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Highlights

Livestock production contributed nearly $123 billion to the U.S. economy in 2006. In response to concerns about animal disease outbreaks, the U.S. Department of Agriculture (USDA) announced in December 2003 that it would implement a nationwide program--later named the National Animal Identification System (NAIS)--to help producers and animal health officials respond quickly and effectively to animal disease events in the United States. In this context, GAO determined (1) how effectively USDA is implementing NAIS and, specifically, the key issues identified by livestock industry groups, market operators, state officials, and others; (2) how USDA has distributed cooperative agreement funds to help states and industry prepare for NAIS and evaluated the agreements' results; and (3) what USDA and others estimate are the costs for USDA, states, and industry to implement NAIS. In conducting its work, GAO reviewed USDA documents; interviewed agency, industry, and state officials; and consulted 32 animal identification (ID) experts.

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Recommendations

Recommendations for Executive Action

Agency Affected Recommendation Status
Department of Agriculture To achieve the program's goal of rapid and effective animal disease traceback, the Secretary of Agriculture should direct the Administrator of the Animal and Plant Health Inspection Service (APHIS) to reestablish participation benchmarks to gauge progress in registering premises and identifying and tracking animals; monitor participation; and, if participation does not meet the benchmarks, take further action, such as making participation mandatory or creating incentives to achieve those levels of participation.
Closed - Implemented
In September 2010, USDA presented a new framework for tracking the interstate movement of farm-raised livestock and poultry to replace the voluntary National Animal Identification System (NAIS) and, in an August 2011, USDA issued a proposed rule for mandatory animal disease traceability. In the proposed rule, which applies to cattle and bison, sheep and goats, swine, horses and other equines, captive cervids (e.g., deer and elk), and poultry, USDA noted that NAIS had become a barrier to achieving meaningful animal disease traceability; although there was some support for NAIS, the comments USDA received were highly critical of the program and of having data maintained by the government. The new framework and proposal give States and Tribes primary responsibility for tracking and maintaining data on animal movement; States may also register premises, but premises registration is not required. For most species, according to the proposal, tracking builds on the traceability-related requirements in existing disease eradication and documentation requirements. For example, USDA notes that in the National Scrapie Eradication Program (NSEP), 92 percent of the cull breeding sheep are officially identified at slaughter, primarily using flock identification eartags. Most new requirements relate to cattle, where USDA believes that disease tracing capabilities are inadequate. The proposed rule presents a phased-in approach working with States and Tribes and starting with cattle 18 months of age or older, with benchmarks for covering all cattle by 2015. Because there are only a few regulations in place for horses and other equines, the proposal also contains new requirements for equines; it also addresses the traceability gap regarding moving poultry to live bird markets. Because participation will be mandatory, we believe USDA's actions achieve the intent of this recommendation.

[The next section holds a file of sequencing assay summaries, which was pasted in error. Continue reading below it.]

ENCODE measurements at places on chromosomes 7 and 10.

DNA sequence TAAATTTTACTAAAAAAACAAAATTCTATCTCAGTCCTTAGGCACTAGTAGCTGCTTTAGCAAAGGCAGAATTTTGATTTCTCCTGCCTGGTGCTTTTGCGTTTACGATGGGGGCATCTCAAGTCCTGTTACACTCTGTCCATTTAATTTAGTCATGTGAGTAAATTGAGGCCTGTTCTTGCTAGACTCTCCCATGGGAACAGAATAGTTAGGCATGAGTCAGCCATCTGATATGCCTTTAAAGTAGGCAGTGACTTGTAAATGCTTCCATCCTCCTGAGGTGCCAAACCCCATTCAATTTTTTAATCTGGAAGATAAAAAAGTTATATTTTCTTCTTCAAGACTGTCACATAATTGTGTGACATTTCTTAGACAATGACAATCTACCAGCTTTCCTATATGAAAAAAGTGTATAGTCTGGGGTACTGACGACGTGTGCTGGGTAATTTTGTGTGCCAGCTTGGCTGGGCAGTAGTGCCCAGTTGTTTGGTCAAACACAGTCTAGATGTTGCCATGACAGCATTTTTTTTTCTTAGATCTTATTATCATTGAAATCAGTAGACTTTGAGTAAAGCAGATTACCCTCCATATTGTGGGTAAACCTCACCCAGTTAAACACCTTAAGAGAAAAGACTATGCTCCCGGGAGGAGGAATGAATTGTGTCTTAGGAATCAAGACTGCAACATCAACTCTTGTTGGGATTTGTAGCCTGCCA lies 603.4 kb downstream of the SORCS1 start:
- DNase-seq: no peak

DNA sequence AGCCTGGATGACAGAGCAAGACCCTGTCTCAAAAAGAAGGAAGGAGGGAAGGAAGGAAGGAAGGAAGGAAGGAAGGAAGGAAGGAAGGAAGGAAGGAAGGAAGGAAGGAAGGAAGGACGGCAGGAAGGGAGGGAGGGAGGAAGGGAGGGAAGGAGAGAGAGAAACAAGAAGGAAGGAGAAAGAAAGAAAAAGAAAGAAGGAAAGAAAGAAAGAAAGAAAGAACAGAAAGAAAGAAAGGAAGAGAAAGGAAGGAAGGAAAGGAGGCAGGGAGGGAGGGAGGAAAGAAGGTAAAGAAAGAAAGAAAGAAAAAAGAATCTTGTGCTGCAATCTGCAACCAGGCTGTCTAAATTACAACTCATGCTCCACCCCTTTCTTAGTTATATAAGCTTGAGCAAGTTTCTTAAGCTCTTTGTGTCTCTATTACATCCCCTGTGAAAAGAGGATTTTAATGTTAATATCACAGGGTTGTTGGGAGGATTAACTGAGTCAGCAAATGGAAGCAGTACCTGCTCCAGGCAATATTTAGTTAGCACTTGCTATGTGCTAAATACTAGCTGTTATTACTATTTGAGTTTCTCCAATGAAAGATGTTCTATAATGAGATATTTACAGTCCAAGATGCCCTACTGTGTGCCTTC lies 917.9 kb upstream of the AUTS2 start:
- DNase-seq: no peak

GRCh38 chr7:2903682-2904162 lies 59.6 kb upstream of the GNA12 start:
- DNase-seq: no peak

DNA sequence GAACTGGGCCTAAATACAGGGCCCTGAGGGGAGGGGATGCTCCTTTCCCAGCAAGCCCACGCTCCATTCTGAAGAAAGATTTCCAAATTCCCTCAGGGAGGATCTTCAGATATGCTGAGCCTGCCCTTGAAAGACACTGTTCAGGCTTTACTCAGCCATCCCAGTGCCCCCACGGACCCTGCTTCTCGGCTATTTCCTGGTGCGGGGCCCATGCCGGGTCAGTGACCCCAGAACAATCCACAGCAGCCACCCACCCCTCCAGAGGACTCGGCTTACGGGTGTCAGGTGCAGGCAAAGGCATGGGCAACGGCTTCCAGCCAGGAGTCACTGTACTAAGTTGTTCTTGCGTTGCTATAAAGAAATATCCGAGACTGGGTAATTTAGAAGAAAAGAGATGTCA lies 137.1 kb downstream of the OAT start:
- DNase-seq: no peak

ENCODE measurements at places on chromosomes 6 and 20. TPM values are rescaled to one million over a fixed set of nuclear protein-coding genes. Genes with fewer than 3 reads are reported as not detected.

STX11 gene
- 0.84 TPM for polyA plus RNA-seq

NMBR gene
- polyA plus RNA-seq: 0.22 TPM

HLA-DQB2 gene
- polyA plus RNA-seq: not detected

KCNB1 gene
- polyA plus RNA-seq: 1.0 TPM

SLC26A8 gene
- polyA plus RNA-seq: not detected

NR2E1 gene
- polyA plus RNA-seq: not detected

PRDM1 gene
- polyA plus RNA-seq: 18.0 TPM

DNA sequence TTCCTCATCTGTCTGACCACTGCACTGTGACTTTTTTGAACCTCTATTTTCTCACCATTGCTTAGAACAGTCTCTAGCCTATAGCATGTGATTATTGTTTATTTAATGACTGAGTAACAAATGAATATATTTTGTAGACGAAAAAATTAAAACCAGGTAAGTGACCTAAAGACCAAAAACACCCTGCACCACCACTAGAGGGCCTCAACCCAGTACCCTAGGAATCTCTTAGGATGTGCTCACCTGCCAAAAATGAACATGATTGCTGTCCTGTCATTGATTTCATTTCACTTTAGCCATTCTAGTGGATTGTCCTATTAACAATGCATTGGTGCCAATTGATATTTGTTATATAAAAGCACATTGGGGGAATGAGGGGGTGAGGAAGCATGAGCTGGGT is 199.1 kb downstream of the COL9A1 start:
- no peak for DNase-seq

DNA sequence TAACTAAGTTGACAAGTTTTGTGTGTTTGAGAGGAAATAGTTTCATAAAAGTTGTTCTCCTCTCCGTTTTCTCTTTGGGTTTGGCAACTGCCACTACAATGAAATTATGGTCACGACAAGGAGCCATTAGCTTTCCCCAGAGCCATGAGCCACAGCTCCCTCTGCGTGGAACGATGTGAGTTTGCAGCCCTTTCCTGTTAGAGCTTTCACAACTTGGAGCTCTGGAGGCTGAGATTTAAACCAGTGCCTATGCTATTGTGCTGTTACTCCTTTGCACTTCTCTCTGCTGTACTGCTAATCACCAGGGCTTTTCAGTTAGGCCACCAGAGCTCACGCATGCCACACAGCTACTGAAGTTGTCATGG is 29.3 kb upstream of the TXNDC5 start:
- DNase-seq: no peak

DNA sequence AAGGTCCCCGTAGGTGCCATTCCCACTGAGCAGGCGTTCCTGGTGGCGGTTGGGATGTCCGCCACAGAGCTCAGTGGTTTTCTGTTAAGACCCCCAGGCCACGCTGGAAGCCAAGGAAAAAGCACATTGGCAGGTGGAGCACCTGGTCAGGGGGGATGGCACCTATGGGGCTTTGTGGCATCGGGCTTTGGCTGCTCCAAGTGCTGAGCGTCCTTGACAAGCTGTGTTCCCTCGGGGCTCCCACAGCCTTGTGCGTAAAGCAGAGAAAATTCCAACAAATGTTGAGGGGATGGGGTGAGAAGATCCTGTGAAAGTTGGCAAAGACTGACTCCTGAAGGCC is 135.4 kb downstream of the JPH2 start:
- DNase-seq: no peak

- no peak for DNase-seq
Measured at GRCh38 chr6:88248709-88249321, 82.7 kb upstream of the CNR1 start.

Department of Agriculture To implement NAIS more effectively and efficiently and achieve the program's goal of rapid and effective traceback, the Secretary of Agriculture should direct the Administrator of APHIS to set priorities, in consultation with the NAIS species working groups, state animal health officials, and others, for implementing NAIS incrementally by species or other criteria.
Closed - Implemented
USDA has set priorities for implementing animal identification/traceability in the new framework document and the August 2011 rule. Currently, the highest priority species is cattle--specifically, traceability will be required initially for beef and dairy cattle 18 months of age or older, with benchmarks for covering cattle under 18 months old by 2015. Aquatic animals are the lowest priority. USDA includes aquatic animals in its definition of livestock and their inclusion in the traceability regulation will be considered as the National Aquatic Animal Health Plan in implemented. For most other species (e.g., sheep, goats, swine, and poultry) will move forward as States and Tribes proceed because the new framework and rule build on requirements in existing disease eradication and identification programs for those species, many of which provide traceability components. The rule sets implementation steps specific to each of the covered species. We believe that USDA's actions in setting priorities under the new framework achieve the intent of this recommendation. Since NAIS has been terminated, the NAIS species working groups were not involved; for the new framework, USDA consulted industry, State officials, and other stakeholders through numerous meetings and listening sessions across the country.